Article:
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Victoria has seen unemployment rise to Great Depression levels, and it's done so at a faster rate than Calgary and Edmonton
Victoria’s job market started the year flying high. The city had the lowest unemployment rate in the country at just 3.2%, and virtually all of its main sectors were booming; construction, tech and even hiring in the public sector.
COVID-19, of course, has wrecked all of that. With this week’s release of the most catastrophic Canadian jobs report since record keeping began, The Capital got its resident numbers guy, Leo Spalteholz, to break down what it means for the Capital Region. Check out more of his signature in-depth analyses at House Hunt Victoria.
Not only was our unemployment rate 7.2% in April, but that figure is actually greatly understated. Statistics Canada only releases 3 month averaged figures for smaller cities, meaning that the reading for April was actually the average for April, March, and February. Looking at the jump in unemployment rate for the province as a whole from February to March, our monthly unemployment rate for April was likely around 9.5%. In addition, many people, while still employed, were temporary working drastically fewer hours or had exited the job market entirely due to the grim conditions. Figures for Victoria are not available, but University of Calgary economist Trevor Tombe has computed the unemployment rate considering lost hours worked for the nation, and showed that Vancouver’s rate of “hours worked” dropped by 25% in April. Victoria’s real unemployment rate is probably at least momentarily quite close to the Great Depression-era high of 25%.
Amazingly, although Alberta has suffered exceptionally with a double whammy of coronavirus and a collapse in the oil price, unemployment in Edmonton and Calgary actually increased less than in Victoria from February to April. Because we started from such a good employment picture though, Victoria is still third-lowest in the country for unemployment by the 3 month averaged measure.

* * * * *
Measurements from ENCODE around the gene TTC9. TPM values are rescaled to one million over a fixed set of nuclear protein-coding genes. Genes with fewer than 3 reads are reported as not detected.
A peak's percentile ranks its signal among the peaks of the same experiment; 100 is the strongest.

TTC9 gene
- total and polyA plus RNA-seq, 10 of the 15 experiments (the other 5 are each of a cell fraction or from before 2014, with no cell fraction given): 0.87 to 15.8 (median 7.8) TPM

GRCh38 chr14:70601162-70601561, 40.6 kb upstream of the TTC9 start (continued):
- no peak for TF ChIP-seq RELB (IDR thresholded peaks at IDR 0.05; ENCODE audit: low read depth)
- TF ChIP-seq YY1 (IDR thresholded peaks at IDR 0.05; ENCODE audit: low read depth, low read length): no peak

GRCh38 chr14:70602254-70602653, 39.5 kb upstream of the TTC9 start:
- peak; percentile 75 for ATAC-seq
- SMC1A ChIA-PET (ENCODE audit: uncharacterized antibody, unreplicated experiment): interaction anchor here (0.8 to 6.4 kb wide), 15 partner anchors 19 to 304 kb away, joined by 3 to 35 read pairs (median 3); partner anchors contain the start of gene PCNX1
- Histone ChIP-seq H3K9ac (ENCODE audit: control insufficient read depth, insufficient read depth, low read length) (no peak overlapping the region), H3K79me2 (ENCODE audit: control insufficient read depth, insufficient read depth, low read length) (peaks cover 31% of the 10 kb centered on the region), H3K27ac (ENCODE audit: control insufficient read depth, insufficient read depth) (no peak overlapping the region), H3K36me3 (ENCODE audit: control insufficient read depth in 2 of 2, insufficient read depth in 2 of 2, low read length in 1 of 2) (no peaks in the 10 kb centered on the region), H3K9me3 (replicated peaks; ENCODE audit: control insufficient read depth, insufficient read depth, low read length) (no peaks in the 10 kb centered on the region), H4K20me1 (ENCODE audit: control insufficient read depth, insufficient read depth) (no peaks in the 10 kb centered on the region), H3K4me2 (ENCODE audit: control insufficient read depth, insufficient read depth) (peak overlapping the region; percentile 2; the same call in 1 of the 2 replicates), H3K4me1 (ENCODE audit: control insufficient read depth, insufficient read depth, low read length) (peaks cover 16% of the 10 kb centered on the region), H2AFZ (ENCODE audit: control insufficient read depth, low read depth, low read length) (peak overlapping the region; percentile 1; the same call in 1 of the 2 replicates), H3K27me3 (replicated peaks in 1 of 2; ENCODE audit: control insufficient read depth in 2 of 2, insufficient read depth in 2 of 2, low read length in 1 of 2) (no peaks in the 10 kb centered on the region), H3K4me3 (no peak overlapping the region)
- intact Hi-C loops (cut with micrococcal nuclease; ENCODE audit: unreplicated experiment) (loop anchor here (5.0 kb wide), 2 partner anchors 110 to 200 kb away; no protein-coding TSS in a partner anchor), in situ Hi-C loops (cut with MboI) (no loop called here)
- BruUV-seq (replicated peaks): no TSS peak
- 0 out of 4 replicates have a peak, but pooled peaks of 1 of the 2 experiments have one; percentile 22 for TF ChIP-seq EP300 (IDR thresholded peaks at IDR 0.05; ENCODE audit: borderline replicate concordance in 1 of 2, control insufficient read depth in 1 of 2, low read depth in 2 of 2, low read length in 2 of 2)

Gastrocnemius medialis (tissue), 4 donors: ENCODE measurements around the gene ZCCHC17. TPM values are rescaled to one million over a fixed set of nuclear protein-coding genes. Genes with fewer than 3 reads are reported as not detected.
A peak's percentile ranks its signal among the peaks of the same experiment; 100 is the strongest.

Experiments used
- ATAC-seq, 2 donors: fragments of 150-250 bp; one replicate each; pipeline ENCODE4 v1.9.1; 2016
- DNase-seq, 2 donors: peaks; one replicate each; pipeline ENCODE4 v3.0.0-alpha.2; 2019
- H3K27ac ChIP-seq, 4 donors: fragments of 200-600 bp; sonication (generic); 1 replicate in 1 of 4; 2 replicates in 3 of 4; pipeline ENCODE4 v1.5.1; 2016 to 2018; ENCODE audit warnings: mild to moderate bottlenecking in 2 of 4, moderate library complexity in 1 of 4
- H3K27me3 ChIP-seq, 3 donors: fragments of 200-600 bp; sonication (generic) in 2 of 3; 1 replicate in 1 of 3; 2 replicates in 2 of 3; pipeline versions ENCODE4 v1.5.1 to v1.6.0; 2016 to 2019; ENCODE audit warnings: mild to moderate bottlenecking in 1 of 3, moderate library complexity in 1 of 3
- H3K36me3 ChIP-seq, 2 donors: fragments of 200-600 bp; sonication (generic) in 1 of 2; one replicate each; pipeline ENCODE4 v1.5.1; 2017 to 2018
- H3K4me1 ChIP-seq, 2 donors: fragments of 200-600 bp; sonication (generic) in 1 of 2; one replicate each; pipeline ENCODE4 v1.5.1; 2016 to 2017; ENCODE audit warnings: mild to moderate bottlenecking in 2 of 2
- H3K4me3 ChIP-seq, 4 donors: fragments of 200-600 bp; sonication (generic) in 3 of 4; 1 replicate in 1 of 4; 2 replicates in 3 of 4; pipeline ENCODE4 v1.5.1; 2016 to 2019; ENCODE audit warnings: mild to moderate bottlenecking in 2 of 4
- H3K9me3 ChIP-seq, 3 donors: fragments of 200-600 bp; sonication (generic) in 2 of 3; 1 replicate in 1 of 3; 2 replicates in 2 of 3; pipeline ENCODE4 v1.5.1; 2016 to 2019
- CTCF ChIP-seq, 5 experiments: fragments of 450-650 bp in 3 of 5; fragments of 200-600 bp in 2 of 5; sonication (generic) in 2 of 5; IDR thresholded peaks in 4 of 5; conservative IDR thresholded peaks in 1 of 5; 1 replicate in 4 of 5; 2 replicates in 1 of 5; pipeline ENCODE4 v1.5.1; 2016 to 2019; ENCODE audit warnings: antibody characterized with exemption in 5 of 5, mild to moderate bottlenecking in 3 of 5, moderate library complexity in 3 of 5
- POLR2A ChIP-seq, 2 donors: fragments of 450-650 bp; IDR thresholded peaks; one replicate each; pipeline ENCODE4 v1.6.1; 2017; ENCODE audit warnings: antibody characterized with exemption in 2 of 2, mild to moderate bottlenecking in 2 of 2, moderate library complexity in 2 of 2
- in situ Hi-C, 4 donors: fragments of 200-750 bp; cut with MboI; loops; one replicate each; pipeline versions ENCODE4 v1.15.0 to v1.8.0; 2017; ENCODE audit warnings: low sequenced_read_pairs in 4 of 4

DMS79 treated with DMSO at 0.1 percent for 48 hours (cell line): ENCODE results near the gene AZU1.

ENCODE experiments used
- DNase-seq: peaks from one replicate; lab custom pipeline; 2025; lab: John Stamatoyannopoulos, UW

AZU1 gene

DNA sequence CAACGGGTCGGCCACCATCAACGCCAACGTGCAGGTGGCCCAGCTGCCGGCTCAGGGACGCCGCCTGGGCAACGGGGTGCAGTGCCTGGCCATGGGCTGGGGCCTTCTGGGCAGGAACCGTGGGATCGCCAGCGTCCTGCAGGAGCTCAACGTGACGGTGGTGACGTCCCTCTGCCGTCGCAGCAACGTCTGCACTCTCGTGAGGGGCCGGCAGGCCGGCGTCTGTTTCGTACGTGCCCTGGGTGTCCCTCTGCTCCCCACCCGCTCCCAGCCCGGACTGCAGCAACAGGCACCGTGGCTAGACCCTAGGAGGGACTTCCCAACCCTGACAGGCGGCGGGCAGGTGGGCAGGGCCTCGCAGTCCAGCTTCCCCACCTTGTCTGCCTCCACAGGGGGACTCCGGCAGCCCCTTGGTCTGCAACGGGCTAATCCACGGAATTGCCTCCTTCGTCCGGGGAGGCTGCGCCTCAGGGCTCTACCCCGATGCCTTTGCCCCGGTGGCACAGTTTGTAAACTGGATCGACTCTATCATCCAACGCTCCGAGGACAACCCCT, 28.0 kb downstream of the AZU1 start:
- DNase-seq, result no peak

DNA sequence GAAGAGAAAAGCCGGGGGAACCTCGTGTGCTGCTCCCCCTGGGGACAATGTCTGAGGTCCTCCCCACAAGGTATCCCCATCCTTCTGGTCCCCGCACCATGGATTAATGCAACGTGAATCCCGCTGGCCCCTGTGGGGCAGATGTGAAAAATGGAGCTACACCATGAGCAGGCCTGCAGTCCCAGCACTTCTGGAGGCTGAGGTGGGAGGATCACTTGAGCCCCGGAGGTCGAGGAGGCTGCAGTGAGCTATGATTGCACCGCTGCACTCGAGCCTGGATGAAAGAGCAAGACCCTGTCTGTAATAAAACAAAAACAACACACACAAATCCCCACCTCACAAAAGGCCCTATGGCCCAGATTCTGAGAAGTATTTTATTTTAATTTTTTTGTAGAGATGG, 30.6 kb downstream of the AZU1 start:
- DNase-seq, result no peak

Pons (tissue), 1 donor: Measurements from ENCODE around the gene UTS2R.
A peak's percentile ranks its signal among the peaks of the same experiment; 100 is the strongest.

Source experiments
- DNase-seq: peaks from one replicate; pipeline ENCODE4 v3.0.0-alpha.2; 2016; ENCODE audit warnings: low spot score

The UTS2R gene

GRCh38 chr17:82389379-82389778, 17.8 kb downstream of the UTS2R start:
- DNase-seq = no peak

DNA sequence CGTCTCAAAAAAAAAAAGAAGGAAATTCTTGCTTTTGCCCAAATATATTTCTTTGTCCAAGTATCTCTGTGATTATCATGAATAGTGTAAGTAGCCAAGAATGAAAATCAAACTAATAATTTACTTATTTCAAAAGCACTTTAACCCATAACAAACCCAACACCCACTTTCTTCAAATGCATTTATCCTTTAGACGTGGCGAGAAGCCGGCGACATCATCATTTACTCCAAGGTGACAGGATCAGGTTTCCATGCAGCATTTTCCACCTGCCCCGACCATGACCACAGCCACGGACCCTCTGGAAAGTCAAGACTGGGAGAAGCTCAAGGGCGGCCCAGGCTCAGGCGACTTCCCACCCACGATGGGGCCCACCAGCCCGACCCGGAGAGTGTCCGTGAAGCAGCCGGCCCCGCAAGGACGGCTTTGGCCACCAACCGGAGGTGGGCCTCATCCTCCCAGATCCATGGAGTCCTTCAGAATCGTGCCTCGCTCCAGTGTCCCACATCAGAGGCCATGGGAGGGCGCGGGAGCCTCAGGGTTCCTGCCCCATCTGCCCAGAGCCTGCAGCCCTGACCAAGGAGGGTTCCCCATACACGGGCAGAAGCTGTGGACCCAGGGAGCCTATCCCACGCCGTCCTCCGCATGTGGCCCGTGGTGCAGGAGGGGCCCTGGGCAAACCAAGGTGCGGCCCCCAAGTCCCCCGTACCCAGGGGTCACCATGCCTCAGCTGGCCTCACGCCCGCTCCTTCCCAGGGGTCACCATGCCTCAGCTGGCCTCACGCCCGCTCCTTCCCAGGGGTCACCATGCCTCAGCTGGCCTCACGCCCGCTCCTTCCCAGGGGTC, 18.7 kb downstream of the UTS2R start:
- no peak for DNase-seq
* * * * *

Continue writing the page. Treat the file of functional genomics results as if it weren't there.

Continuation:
Although our leaders keep emphasizing that we are all in this together, the reality is that some people are being hit much harder by the COVID-19 crisis than others. Young workers, and women in particular, have suffered the largest job losses, with employment dropping by 38% from before the coronavirus hit.
It’s no surprise given the age profile that most of the job losses have been concentrated in lower and middle income fields. Employment for workers with a university degree dropped only half as much as for workers with high school or less education. Job in sales, service, arts and recreation lead the decline in Victoria.
After a “normal” economic shock (if such a thing exists), the rule of thumb is that unemployment rate goes up like an elevator, and down like an escalator. As shown in the chart below, It took 8 years after the recession of 1981 for BC to recover most of the losses, and 9 years after the 2008 crisis before unemployment rates were back to approximately where they started. But this is a health crisis rather than a financial crisis, and while the magnitude of the shock is much bigger than previous ones, the recovery should also be quicker, at least at first.
Statistics Canada estimates that approximately two thirds of those who could not work in April retained some attachment to a specific job, and should be able to resume work relatively quickly when social distancing guidelines are relaxed. Because of the 3-month averaged numbers mentioned above, we will likely see Victoria’s reported unemployment rate continue to increase for a few months, but then we should see a fairly steep drop again as most of the local workforce gets back to it.
Some sectors will take longer to recover though, with tourism being the obvious one. The season for this year is going to be essentially non-existent, and international tourism is not expected to start recovering until well into 2021. Tourism Victoria estimates that 16,900 jobs are directly supported by tourism, and BC expects heavy losses in that sector that will take a couple years to come back.
Also not to be underestimated is the hit to consumer confidence as well as the knockdown effects of the massive amounts of debt taken on by governments at all levels, which has come to approximate the immense totals run up during the Second World War. In a recent costing analysis, the Parliamentary Budget Officer estimated that the federal deficit for the next fiscal year will be equivalent to an incredible 12.7% of GDP.
Spending patterns have also been inalterably changed. Even when all government restrictions are lifted, there is reason to believe that consumers will continue to exercise caution in their daily habits. A mid-April report on consumer sentiment by the Boston Consulting Group found that Millennials and Generation Z, in particular, had been made much more conservative in their spending by COVID-19.
Although most businesses will be able to return to work in some fashion, consumer spending will certainly be depressed for quite some time as people pay back debts incurred, rebuild their emergency funds, and slowly regain the confidence to go out in crowds.
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